The perpetrators’ approach to pension scheme members is usually via unsolicited phone call or text message, with a pushy ‘advisor’ offering cash incentives, ‘loans’, a ‘savings advance’ or ‘cash back’ from the individual’s pension.

Five key tips

As well as providing information to pension professionals, the campaign offers five key tips to help members of the public avoid becoming victims:

  1. Never give out financial or personal information to a cold caller.
  2. Find out about the company’s background through information online. Any advisers should be registered with the Financial Services Authority (FSA).
  3. Ask for a statement showing how your pension will be paid at retirement, and question who will look after your money until then.
  4. Speak to an adviser that is not associated with the proposal you’ve received, for unbiased advice.
  5. Never be rushed into agreeing to a pension transfer.

The initiative is supported by The Pensions Regulator, HM Revenue & Customs, the Financial Services Authority (FSA), Serious Fraud Office and SOCA (the Serious Organised Crime Agency).

Full information can be found here:

If you think you have been a victim of this or another form of fraud, contact Action Fraud on 0300 123 2040, or at Action Fraud.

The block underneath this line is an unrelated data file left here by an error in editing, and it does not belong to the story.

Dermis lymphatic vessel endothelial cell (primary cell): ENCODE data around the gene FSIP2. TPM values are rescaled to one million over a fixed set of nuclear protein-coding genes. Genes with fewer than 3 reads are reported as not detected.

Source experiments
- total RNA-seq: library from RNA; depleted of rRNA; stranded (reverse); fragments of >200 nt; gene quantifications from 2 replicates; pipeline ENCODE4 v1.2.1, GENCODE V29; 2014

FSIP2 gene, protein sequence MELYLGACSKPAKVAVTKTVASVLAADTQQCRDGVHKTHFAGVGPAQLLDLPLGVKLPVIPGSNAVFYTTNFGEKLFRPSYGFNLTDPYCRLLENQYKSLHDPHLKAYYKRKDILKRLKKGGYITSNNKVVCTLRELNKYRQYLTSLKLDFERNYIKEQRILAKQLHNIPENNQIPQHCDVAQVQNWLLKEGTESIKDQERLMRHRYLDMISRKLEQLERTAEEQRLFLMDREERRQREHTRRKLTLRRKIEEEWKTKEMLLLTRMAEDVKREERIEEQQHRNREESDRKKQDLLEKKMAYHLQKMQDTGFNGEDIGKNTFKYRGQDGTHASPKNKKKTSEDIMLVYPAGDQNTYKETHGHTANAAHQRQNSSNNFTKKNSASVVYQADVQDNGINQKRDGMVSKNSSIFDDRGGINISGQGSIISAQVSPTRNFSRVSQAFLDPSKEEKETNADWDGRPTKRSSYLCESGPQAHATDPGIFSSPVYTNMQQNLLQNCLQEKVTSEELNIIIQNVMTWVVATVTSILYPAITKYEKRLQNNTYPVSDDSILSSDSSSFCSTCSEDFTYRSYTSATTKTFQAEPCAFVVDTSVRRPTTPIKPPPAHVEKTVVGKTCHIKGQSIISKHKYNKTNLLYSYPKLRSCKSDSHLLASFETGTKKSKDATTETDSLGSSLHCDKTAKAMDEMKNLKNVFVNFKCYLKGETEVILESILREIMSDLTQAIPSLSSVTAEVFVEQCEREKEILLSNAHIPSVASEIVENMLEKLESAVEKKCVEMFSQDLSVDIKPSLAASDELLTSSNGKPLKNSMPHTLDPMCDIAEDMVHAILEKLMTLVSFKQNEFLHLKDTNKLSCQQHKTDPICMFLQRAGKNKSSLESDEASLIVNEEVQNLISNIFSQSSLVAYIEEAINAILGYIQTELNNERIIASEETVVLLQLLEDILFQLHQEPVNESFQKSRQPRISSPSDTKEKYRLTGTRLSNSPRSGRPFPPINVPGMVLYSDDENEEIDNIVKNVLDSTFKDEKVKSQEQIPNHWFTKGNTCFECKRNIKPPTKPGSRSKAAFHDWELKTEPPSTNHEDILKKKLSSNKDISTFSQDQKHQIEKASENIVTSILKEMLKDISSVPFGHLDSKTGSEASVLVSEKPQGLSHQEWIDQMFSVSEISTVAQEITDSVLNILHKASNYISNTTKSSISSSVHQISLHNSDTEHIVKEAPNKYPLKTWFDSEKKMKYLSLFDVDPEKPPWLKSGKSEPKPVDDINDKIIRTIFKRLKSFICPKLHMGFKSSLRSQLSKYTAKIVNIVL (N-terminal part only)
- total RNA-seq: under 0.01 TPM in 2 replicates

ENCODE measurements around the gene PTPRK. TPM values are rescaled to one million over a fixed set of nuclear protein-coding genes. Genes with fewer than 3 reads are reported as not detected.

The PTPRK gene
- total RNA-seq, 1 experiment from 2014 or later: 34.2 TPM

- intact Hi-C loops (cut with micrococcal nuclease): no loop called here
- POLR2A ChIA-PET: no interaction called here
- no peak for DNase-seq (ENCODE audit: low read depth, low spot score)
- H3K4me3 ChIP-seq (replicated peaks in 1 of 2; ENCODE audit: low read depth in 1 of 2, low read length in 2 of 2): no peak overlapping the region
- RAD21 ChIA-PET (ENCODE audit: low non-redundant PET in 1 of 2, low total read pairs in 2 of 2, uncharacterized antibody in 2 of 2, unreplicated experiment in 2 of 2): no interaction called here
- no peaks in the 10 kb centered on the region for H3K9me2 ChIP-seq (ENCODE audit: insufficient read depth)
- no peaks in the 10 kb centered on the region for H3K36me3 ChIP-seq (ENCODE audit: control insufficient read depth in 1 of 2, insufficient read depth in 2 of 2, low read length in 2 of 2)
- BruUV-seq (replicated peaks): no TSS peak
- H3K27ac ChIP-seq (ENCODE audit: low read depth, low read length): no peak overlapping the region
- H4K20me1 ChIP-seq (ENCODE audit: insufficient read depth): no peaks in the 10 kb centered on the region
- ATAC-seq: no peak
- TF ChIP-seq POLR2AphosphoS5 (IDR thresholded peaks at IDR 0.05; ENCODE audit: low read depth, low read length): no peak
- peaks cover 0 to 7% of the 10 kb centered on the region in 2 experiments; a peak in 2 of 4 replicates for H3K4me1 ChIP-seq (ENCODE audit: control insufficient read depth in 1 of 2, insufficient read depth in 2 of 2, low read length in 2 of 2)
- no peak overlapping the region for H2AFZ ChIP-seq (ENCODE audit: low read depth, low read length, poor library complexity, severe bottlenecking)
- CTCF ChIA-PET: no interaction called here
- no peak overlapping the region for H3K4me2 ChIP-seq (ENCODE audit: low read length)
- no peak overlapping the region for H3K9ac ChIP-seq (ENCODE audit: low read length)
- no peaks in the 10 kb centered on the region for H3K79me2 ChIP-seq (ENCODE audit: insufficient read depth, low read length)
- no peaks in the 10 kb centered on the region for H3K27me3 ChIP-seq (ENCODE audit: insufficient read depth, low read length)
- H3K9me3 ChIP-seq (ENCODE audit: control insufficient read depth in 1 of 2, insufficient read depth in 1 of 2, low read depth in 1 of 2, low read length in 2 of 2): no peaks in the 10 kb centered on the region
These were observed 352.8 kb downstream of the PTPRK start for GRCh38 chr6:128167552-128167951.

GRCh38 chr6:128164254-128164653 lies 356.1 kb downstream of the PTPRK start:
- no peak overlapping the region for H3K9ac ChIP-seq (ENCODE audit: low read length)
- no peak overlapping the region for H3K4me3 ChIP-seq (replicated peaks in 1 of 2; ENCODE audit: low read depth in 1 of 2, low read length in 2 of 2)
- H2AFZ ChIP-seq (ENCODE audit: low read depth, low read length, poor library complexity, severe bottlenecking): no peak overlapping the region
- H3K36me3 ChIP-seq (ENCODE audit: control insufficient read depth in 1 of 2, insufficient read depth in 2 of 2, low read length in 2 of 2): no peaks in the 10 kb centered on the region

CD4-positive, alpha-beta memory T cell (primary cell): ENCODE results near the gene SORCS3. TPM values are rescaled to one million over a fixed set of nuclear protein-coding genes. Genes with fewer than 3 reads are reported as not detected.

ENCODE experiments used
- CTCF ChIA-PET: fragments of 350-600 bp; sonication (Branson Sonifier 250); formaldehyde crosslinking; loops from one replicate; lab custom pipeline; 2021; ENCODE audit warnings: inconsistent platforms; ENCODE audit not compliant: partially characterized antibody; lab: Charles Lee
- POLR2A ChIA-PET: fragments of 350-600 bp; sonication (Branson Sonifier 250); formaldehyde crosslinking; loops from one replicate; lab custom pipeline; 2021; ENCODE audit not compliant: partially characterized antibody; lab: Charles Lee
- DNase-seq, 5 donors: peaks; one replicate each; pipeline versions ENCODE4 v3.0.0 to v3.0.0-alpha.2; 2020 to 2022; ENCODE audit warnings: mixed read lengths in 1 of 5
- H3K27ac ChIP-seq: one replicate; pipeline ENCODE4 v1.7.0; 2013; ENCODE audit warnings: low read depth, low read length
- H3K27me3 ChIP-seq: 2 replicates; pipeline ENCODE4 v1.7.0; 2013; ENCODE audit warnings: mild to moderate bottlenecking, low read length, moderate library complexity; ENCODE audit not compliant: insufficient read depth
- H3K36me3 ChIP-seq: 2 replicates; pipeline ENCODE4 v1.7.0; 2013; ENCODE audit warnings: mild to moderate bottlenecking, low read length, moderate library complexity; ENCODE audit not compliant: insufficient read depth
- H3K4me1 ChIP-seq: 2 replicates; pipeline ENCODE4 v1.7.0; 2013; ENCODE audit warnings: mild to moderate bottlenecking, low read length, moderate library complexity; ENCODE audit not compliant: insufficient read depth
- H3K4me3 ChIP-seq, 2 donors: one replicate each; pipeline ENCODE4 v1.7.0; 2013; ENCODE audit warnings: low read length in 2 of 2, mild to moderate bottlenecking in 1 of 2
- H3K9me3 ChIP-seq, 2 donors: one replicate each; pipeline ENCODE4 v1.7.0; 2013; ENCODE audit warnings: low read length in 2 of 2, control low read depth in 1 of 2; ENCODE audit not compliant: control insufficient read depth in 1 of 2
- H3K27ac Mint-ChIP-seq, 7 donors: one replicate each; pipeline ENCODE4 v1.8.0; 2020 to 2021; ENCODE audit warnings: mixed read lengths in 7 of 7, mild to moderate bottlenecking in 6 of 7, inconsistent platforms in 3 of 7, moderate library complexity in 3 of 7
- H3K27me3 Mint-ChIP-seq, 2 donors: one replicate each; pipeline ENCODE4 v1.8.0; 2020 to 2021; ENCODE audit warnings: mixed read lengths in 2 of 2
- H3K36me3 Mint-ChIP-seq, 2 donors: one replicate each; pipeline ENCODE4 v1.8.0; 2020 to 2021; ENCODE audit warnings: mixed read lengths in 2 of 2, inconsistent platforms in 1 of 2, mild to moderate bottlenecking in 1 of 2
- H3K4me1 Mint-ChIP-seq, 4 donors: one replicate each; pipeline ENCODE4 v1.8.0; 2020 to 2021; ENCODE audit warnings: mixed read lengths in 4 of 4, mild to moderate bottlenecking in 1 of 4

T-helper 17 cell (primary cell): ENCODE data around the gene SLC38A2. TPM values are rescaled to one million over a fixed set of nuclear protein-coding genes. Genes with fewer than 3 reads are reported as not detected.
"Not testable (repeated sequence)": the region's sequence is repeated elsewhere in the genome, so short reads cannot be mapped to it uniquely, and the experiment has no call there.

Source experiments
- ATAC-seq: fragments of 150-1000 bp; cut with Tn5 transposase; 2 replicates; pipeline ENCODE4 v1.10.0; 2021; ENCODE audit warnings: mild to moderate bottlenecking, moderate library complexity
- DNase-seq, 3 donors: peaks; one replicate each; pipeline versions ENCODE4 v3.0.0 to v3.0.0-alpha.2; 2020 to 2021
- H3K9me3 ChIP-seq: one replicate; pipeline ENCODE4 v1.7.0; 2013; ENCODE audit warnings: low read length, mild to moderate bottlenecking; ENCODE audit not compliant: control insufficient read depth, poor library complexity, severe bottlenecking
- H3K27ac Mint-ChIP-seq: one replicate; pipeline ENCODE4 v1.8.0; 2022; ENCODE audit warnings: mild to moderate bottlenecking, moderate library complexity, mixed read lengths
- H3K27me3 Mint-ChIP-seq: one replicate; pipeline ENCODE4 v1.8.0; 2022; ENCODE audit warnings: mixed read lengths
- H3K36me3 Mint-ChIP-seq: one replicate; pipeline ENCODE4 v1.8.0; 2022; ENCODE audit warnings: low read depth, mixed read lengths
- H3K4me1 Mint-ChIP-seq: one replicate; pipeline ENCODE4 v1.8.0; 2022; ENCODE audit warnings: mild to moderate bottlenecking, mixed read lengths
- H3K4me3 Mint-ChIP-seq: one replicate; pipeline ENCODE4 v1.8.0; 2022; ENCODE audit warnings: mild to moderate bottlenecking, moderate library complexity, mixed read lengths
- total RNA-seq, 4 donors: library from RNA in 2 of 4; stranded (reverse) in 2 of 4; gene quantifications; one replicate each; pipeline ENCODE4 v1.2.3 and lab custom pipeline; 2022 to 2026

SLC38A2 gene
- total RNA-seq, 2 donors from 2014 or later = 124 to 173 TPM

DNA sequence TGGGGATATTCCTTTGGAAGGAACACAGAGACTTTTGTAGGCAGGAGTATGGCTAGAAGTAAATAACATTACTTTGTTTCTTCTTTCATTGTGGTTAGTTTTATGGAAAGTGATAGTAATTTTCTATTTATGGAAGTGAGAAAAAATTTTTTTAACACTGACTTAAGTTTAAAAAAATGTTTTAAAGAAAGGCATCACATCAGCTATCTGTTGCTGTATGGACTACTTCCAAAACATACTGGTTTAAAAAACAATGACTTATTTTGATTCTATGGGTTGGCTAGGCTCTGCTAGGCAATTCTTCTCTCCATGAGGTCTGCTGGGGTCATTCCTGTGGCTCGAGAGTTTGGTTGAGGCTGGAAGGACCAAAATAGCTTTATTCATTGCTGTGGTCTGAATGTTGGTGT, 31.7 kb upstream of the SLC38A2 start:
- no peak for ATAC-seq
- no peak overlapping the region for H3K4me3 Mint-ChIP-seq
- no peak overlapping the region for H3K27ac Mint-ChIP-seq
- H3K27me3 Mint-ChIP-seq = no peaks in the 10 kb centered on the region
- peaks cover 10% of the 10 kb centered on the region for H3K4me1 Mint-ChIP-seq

Action Fraud is the UK’s national fraud and internet crime reporting centre. It provides a central point of contact for information about fraud and financially motivated internet crime. If you’ve been scammed, ripped off or conned, there is something you can do about it – get in touch with Action Fraud.

Beware the online pickpockets out to steal your wallet with your heart

Valentine’s Day is a day to celebrate the heart – and protect the wallet. Like many holidays, it’s also a feast day for many scammers. The Better Business Bureau just released a Valentine’s day themed public safety announcement specifically aimed at those who date online. Partnering with Western Union, it warned that among those special someones found online are fraudsters.